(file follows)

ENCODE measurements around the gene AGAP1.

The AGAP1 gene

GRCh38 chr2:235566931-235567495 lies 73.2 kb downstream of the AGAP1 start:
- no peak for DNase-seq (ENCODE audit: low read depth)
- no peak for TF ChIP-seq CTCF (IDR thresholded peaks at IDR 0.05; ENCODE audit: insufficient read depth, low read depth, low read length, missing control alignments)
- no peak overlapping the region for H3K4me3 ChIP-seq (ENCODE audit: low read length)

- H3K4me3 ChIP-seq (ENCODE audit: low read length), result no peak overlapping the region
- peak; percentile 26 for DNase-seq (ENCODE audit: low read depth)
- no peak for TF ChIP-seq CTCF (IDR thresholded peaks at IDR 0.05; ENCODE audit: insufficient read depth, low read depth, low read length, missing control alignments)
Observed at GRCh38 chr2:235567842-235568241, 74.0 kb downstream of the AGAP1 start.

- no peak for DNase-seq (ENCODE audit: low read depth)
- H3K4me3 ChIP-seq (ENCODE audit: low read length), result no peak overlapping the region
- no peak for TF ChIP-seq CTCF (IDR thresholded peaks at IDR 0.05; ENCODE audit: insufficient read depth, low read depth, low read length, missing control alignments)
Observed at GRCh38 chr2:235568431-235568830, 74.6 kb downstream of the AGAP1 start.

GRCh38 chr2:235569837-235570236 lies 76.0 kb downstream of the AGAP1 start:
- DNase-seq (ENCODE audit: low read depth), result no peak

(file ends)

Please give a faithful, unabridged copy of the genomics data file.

ENCODE measurements around the gene AGAP1.

The AGAP1 gene

GRCh38 chr2:235566931-235567495 lies 73.2 kb downstream of the AGAP1 start:
- no peak for DNase-seq (ENCODE audit: low read depth)
- no peak for TF ChIP-seq CTCF (IDR thresholded peaks at IDR 0.05; ENCODE audit: insufficient read depth, low read depth, low read length, missing control alignments)
- no peak overlapping the region for H3K4me3 ChIP-seq (ENCODE audit: low read length)

- H3K4me3 ChIP-seq (ENCODE audit: low read length), result no peak overlapping the region
- peak; percentile 26 for DNase-seq (ENCODE audit: low read depth)
- no peak for TF ChIP-seq CTCF (IDR thresholded peaks at IDR 0.05; ENCODE audit: insufficient read depth, low read depth, low read length, missing control alignments)
Observed at GRCh38 chr2:235567842-235568241, 74.0 kb downstream of the AGAP1 start.

- no peak for DNase-seq (ENCODE audit: low read depth)
- H3K4me3 ChIP-seq (ENCODE audit: low read length), result no peak overlapping the region
- no peak for TF ChIP-seq CTCF (IDR thresholded peaks at IDR 0.05; ENCODE audit: insufficient read depth, low read depth, low read length, missing control alignments)
Observed at GRCh38 chr2:235568431-235568830, 74.6 kb downstream of the AGAP1 start.

GRCh38 chr2:235569837-235570236 lies 76.0 kb downstream of the AGAP1 start:
- DNase-seq (ENCODE audit: low read depth), result no peak